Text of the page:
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Vaccinations and eliminating religious exemptions | Marvin Zuker

Tuesday, September 21, 2021 @ 8:32 AM | By Marvin Zuker


Marvin Zuker %>
Marvin Zuker
On Thursday, Sept. 9, 2021, the Los Angeles Unified School District, the second largest in the United States with 600,000 students, voted to require COVID-19 vaccines for all students aged 12 and older who attend school in person. All eligible students must be fully vaccinated by the time they return from their winter break which runs from Dec. 17, 2021 until Jan. 11, 2022. Vaccines are not required for those students who opt for home schooling.

In August 2021 the U.S. Food and Drug Administration granted the Pfizer vaccine full approval for use in children aged 16 and older. It can be used only for those 12 to 15 where there is an emergency-use authorization. Vaccination offers the strongest protection available to students. Recent surveys suggest that just half of American parents say they probably or definitely will vaccinate their children against COVID-19. (See 2021 Education Next survey).

Parents can and should make decisions for their children. What parent doesn’t? They are presumed to be in the best position to make decisions in their child’s best interests. But parents do not own their children. Children have individual rights. In the case of B (R) v. Children’s Aid Society of Metropolitan Toronto [1995] 1 S.C.R. 315, involving the right of a parent to refuse a blood transfusion for their child, the Supreme Court of Canada found that choosing medical treatment for one’s child is a “fundamental aspect” of freedom of religion but the court also reiterated that like all rights in the Charter, freedom of religion is not absolute (see para. 85).

The Canadian Charter of Rights and Freedoms (or Charter) is part of the Canadian Constitution. Its 40th anniversary is almost here. Freedoms that we enjoy include freedom of conscience and freedom of religion. Most Charter rights are “negative” rights. If the government does something that interferes with them, then these rights may be violated. Freedom of religion is protected by letting people practise religion however they wish, unless somehow the government does something that threatens their religious practices.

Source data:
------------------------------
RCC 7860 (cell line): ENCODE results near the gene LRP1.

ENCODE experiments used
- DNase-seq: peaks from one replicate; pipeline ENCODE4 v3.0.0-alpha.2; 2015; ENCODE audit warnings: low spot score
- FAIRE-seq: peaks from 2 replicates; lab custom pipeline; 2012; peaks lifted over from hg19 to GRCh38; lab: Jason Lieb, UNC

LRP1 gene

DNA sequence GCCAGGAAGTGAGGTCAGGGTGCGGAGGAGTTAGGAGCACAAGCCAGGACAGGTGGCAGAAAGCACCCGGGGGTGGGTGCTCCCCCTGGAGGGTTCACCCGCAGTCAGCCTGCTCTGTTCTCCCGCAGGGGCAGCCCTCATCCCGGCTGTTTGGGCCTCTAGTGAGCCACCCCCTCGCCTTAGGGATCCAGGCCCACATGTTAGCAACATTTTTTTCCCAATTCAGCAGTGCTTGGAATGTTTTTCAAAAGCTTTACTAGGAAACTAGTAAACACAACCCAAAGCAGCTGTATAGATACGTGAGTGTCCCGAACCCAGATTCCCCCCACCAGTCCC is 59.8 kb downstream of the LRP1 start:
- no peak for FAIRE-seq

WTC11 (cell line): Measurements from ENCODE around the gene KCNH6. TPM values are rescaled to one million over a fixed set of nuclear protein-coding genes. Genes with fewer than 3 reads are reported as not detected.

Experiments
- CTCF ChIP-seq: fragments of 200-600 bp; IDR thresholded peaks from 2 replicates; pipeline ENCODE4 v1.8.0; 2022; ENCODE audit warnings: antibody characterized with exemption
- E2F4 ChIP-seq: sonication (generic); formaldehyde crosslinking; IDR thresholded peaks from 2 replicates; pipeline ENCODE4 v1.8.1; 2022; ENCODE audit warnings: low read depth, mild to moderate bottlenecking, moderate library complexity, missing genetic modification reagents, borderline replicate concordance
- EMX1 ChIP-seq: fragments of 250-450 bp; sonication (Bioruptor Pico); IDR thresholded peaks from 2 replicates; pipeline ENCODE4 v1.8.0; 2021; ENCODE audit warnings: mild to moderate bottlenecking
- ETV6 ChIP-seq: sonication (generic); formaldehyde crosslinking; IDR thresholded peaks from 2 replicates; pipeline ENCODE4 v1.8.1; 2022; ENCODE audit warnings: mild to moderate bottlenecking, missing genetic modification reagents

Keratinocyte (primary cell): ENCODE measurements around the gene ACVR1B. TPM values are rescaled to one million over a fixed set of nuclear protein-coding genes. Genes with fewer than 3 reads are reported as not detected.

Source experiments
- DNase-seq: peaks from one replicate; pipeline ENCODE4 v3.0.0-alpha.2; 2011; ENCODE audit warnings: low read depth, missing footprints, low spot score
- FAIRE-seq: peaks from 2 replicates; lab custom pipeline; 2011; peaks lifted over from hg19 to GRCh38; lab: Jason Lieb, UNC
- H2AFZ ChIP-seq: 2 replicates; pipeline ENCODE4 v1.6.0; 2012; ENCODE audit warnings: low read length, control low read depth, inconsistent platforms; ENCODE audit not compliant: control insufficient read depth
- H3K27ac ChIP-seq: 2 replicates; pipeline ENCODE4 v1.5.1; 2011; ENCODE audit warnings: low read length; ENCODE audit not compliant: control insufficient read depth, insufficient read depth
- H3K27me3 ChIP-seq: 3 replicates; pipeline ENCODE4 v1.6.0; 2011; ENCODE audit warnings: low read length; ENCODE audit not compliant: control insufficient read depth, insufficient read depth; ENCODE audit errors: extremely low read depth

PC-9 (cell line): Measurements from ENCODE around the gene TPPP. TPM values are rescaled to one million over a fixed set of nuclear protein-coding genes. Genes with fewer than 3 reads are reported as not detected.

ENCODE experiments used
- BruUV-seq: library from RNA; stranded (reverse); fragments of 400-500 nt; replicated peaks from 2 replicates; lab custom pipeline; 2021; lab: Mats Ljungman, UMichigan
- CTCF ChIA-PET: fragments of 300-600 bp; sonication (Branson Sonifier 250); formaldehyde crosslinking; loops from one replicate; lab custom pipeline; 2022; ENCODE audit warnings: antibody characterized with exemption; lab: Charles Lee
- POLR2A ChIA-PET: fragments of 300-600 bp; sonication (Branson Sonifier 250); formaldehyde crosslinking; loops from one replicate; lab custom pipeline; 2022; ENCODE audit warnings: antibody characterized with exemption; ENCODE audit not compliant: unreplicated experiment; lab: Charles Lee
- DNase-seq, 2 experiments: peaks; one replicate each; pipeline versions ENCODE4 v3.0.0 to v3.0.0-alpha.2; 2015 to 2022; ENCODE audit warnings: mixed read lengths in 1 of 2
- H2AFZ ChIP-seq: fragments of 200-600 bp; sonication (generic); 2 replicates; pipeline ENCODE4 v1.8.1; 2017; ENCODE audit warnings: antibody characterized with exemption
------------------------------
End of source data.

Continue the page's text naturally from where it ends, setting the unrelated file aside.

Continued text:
No right is absolute. We now know after these 40 years that there should be a balance between an individual’s rights and the greater good of society. Section 1 of the Charter says that all of the Charter rights are “subject only to such reasonable limits prescribed by law as can be demonstrably justified in a free and democratic society” (see R. v. Big M Drug Ltd. [1985] 1 S.C.R. 295, R. v. Oakes [1986] 1 S.C.R. 103 and more recently R. v. NS 2012 SCC 72 which was an example of balancing a witness’ right to religious freedom (s. 2(a) of the Charter) and an accused’s right to a fair trial (ss. 7 and 11(d) of the Charter).)

At the present time, children under the age of 12 do not have the option of getting a coronavirus vaccine. That option may exist for those 12 years and older. For the parents of these children should there be any option? Do we wait for the “pandemic of the unvaccinated” or ultimately address the apparent delta variant head-on?

In the Immunization of School Pupils Act of Ontario (RSO 1990, c.1.1), in the “Definition” section, a “statement of conscience or religious belief” means a statement by affidavit in the prescribed form by a parent of the person named in the statement that immunization conflicts with the sincerely held convictions of the parent based on the parent’s religion or conscience. There is also of course a “statement of medical exemption”.

Section 3 states in part:

(1) The parent of a pupil shall cause the pupil to complete the prescribed program of immunization in relation to each of the designated diseases. (Note that COVID-19 is not part of this legislation yet.)

Same, statement of conscience or religious belief